Andrea Briosco, also known by his nickname Riccio (curly head), first trained as a goldsmith with his father, Ambrogio di Cristoforo Briosco. Riccio later shifted his emphasis to bronze sculpting, studying with a student of Donatello. Riccio commonly embellished everyday objects, such as candlesticks, bells, inkwells, and incense burners, with mythological creatures, and also made sphinxes, griffins, dragons, and satyrs the subjects of his classically inspired sculptures. Best known for his bronze works, Riccio also worked in terracotta; however, few of his clay works have survived over the years.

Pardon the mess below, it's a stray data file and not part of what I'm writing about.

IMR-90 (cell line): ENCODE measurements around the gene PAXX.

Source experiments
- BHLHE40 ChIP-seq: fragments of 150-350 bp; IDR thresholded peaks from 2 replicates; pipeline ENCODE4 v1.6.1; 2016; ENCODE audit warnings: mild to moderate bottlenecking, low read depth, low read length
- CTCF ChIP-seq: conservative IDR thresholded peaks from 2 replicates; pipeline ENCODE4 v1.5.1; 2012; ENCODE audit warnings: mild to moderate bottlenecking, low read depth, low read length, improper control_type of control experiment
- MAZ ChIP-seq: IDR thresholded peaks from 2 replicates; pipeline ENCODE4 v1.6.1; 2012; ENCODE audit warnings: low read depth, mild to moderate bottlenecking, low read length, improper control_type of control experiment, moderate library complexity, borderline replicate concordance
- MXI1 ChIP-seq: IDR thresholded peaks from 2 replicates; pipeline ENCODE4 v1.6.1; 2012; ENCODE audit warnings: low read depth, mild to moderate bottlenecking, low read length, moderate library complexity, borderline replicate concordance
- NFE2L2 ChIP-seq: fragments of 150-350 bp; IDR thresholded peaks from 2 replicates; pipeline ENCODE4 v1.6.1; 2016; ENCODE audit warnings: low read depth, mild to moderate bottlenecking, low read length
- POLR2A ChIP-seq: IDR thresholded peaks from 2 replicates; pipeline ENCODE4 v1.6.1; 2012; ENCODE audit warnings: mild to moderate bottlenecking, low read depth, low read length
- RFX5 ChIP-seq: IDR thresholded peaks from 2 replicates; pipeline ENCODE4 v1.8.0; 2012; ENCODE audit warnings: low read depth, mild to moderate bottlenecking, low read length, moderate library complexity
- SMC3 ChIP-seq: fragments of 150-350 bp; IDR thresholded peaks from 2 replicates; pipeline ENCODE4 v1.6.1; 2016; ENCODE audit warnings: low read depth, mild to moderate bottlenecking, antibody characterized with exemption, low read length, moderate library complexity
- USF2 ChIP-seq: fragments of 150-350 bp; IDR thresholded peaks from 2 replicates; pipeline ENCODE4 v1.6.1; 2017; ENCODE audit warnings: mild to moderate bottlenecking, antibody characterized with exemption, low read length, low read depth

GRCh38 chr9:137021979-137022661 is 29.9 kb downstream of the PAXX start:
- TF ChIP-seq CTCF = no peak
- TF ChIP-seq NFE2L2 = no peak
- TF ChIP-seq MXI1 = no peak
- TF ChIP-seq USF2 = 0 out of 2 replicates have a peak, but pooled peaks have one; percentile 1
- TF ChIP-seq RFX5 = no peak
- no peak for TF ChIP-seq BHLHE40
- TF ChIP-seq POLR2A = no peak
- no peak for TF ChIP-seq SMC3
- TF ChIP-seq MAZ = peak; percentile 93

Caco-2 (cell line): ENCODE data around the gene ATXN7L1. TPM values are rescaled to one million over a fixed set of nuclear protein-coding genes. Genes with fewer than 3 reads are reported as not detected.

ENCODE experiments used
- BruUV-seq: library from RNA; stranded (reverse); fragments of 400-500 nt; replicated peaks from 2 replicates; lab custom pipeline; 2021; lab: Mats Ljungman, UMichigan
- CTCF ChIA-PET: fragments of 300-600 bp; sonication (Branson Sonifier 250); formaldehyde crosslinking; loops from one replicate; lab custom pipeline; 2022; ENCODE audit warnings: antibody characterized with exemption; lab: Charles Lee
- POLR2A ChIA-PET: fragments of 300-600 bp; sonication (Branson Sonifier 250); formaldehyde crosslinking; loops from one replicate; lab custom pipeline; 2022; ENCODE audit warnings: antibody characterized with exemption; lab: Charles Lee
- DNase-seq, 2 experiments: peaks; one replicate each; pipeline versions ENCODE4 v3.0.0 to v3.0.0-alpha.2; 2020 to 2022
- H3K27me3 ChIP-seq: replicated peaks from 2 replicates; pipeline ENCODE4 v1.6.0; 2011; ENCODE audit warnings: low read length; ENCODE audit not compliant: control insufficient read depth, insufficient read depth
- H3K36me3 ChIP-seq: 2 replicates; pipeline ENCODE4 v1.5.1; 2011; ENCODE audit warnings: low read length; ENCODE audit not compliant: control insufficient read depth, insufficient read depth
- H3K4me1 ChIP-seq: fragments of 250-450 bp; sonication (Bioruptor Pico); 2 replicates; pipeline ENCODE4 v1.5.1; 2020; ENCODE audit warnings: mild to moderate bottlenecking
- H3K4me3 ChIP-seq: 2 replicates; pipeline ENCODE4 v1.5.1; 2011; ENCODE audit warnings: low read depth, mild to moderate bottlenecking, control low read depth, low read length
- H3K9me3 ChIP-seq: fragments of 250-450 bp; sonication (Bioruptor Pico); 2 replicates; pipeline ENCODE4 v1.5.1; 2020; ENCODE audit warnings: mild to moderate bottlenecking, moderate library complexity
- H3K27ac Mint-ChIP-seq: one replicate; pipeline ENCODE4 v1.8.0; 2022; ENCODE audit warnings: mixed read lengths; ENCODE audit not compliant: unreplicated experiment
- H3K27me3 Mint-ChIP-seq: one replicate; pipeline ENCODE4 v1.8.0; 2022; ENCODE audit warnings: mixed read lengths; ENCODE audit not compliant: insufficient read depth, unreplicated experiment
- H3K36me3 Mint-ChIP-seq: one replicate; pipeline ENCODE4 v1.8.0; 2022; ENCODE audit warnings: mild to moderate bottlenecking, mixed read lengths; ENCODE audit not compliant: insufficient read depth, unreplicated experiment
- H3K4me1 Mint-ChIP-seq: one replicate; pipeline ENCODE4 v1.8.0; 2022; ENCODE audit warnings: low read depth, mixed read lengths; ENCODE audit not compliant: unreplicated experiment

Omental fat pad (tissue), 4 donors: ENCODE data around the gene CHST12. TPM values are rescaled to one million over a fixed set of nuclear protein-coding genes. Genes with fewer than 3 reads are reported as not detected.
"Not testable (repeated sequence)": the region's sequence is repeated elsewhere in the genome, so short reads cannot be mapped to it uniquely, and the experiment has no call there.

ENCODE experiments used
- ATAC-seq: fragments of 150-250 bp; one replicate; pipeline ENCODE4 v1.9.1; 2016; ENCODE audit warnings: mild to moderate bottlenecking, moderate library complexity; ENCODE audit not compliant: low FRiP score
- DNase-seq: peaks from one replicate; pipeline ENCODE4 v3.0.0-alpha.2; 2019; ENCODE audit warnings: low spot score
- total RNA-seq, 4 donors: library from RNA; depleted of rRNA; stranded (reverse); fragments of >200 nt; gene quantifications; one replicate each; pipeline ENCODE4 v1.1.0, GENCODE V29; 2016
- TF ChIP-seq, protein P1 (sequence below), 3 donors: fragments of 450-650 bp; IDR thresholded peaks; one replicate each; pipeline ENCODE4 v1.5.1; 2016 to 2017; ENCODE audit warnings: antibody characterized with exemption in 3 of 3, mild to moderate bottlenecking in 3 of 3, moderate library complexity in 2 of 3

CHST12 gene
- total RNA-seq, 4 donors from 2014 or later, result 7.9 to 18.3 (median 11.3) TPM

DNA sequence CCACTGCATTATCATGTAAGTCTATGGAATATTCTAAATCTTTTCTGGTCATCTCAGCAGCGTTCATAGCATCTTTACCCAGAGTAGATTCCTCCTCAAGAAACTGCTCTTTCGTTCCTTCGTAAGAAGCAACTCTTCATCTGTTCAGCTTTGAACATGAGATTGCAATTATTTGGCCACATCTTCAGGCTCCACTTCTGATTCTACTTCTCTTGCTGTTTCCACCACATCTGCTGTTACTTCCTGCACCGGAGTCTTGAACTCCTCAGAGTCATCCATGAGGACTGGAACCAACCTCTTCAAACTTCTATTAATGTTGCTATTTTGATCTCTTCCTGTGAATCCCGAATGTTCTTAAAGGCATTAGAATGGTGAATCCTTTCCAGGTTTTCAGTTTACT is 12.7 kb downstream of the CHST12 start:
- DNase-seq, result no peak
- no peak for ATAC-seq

Riccio's artistic style was influenced by his time spent in Padua, Italy's university community. Renaissance Padua was a center of Humanist thought and an important site for innovations in sculpture. There, artists like Riccio incorporated elements of antiquity and Christianity in their art. Riccio died in Padua in 1532.